I would agree that you should start by reshaping the data to long.
However, the next step might be to use -parmby- (part of the -parmest-
package) together with -somersd- (part of the -somersd- package) to
create an output dataset (or resultsset) with 1 observation per
individual ID and data on estimates, confidence intervals and P-values
for that individual's tau-a parameter. That way, you have a confidence
interval and a P-value for each estimated individual tau-a, not just an
estimate.
The -somersd- and -parmest- packeges can be downloaded from SSC using
the -ssc- command. More documents about -somersd- and -parmest- can be
downloaded from my website (see my signature below).
I hope this helps.
Roger
Roger Newson
Lecturer in Medical Statistics
Respiratory Epidemiology and Public Health Group
National Heart and Lung Institute
Imperial College London
Royal Brompton campus
Room 33, Emmanuel Kaye Building
1B Manresa Road
London SW3 6LR
UNITED KINGDOM
Tel: +44 (0)20 7352 8121 ext 3381
Fax: +44 (0)20 7351 8322
Email: r.newson@imperial.ac.uk
www.imperial.ac.uk/nhli/r.newson/
Opinions expressed are those of the author, not of the institution.
-----Original Message-----
From: owner-statalist@hsphsun2.harvard.edu
[mailto:owner-statalist@hsphsun2.harvard.edu] On Behalf Of Nick Cox
Sent: 17 November 2006 11:43
To: statalist@hsphsun2.harvard.edu
Subject: st: RE: running -ktau- and storing its results for each
observation
I agree that you would be better off with the data
-reshape-d to long.
After that one standard protocol is of this form
levelsof id, local(ids)
gen corr = .
qui foreach i of local ids {
ktau rank90 rank05 if id == `i'
replace corr = r(tau_a) if id == `i'
}
After that, each correlation for each individual is necessarily
repeated for each observation for that individual.
You can tag just one observation from each group
using -egen, tag()-.
For more on -foreach- see for example
[P] foreach . . . . . . . . . . . . . . . . . . . . . . . Loop over
items
(help foreach)
FAQ . . . . . . . . . . Making foreach go through all values of a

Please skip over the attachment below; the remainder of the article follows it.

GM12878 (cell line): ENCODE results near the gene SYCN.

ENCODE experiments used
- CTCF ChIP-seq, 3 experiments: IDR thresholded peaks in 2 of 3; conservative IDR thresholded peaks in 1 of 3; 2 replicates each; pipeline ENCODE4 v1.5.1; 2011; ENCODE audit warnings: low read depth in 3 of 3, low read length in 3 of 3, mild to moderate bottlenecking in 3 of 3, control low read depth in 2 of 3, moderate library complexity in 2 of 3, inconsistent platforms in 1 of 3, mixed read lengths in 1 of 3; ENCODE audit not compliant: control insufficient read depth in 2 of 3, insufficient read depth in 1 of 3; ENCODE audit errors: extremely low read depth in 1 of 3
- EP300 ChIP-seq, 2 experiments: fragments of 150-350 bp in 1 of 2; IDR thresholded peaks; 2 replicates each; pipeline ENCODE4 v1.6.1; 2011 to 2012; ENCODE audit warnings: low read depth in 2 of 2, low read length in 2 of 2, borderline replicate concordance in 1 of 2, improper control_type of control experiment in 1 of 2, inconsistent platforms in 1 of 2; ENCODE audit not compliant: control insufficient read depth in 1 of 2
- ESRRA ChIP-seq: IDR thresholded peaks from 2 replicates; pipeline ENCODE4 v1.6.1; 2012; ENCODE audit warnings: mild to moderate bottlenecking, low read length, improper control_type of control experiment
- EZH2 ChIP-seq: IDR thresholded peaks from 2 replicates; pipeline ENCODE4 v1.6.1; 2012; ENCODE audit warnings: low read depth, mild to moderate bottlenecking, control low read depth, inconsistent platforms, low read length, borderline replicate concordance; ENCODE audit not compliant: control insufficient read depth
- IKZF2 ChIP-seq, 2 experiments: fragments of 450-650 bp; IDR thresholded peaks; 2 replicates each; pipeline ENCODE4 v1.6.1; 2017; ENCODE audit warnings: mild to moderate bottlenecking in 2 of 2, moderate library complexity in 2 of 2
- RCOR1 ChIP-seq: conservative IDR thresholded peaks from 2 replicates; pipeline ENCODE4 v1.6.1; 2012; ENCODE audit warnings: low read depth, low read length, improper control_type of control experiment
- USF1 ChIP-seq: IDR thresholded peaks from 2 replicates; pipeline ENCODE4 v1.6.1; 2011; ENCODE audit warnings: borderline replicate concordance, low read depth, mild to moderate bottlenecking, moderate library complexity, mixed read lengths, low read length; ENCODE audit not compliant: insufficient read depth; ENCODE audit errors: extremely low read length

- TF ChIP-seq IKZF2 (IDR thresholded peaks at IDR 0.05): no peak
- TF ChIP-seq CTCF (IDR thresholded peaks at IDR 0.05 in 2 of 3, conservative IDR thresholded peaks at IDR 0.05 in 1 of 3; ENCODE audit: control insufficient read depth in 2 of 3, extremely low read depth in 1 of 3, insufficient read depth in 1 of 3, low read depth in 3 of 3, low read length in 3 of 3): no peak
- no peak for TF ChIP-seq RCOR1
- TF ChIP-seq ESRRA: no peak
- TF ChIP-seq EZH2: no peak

variable
8/05 Is there a way to tell Stata to try all values of a
particular variable in a foreach statement without
specifying them?
http://www.stata.com/support/faqs/data/foreach.html
FAQ . . . . . . . . . Counting distinct strings across a set of
variables
7/04 How do I count the number of distinct strings
across a set of variables?
http://www.stata.com/support/faqs/data/distinctstrings.html
FAQ . . . . . . . . . . . . . . Getting nice time of day labels on a
graph
9/03 How can I get "nice" time of day labels on a graph?
http://www.stata.com/support/faqs/graphics/nicetime.html
Example . . . . Stata learning module: Working across variables using
foreach
. . . . . . . . . . . . . . . . . . UCLA Academic Technology
Services
8/03
http://www.ats.ucla.edu/stat/stata/modules/acrossvars.htm
SJ-3-2 pr0009 . . . . . . . . . . . . . Speaking Stata: Problems with
lists
Q2/03 SJ 3(2):185--202 (no
commands)
discusses ways of working through lists held in macros
SJ-2-2 pr0005 . . . . . . Speaking Stata: How to face lists with
fortitude
Q2/02 SJ 2(2):202--222 (no
commands)
demonstrates the usefulness of for, foreach, forvalues, and
local macros for interactive (non programming) tasks
There are also other versions of the last on the internet, as a Google
will show.
Nick
n.j.cox@durham.ac.uk
Kelvin Foo
> I have a dataset where individuals rank items from 1 to 10 in the
> years 1990 and 2005. I would like to find the Kendall's tau statistic
> for each individual's rankings of items between these two years, and
> store the results in a new variable. In my dataset, the individuals
> are the observations and the rankings are stored in 20 variables,
> named A_90, B_90... J_90, A_05, B_05,.. J_05. A to J are the 10 items
> and '90', '05' are the years.
>
> How can I carry out this task?
>
> My guess is to first use -reshape- to have 1990's rankings stored in
> one variable (rank90), and 2005's rankings in another variable
> (rank05). Each individual would have an identifier number associated
> with him, and this will appear 10 times in the reshaped long format.
>
> Next, I was thinking of running
>
> generate correl=. // variable for storing Kendall tau results
> by identifier: ktau rank90 rank05
>
> But how do I get Stata to store the r(tau_a) result in correl for each
> individual before moving on to the next one?
>
> Or is there an alternative way in which I can find the Kendall tau for
> each observation, given that my rankings are stored across different
> variables?
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